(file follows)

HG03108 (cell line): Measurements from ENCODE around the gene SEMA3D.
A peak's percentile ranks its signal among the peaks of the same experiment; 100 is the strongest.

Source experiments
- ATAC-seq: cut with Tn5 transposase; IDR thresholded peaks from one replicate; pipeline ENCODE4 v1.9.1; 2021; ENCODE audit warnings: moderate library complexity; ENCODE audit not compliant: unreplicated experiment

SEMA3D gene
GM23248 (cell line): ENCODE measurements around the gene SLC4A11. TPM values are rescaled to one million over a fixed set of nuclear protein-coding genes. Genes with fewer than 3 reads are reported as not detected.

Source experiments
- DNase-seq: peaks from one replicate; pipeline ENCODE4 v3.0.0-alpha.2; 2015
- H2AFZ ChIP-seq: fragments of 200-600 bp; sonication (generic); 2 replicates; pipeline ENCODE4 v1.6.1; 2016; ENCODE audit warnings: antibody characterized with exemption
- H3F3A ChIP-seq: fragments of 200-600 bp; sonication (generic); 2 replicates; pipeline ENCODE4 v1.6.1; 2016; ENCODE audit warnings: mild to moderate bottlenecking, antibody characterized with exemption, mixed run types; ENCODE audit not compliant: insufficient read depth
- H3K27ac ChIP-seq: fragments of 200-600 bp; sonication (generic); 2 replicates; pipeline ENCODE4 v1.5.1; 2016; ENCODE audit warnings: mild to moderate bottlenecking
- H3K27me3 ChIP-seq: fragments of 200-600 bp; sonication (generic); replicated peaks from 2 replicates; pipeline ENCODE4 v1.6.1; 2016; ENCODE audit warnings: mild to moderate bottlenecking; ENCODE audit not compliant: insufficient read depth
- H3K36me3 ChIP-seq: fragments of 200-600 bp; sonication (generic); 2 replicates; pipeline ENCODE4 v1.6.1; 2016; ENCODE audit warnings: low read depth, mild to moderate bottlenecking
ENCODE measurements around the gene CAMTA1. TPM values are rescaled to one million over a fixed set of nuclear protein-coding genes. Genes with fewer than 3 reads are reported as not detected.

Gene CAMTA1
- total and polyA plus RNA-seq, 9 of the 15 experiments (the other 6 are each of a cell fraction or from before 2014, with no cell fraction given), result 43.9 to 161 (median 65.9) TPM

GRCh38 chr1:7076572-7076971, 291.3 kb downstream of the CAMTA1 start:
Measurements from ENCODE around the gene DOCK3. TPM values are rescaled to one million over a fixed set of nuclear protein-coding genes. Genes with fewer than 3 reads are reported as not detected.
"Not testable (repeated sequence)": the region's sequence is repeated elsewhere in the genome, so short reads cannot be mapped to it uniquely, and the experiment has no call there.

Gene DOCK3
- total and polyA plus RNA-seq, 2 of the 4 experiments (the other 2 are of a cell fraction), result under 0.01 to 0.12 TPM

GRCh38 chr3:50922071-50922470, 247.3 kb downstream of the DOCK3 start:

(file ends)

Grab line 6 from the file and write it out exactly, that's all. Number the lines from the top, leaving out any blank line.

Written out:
GM23248 (cell line): ENCODE measurements around the gene SLC4A11. TPM values are rescaled to one million over a fixed set of nuclear protein-coding genes. Genes with fewer than 3 reads are reported as not detected.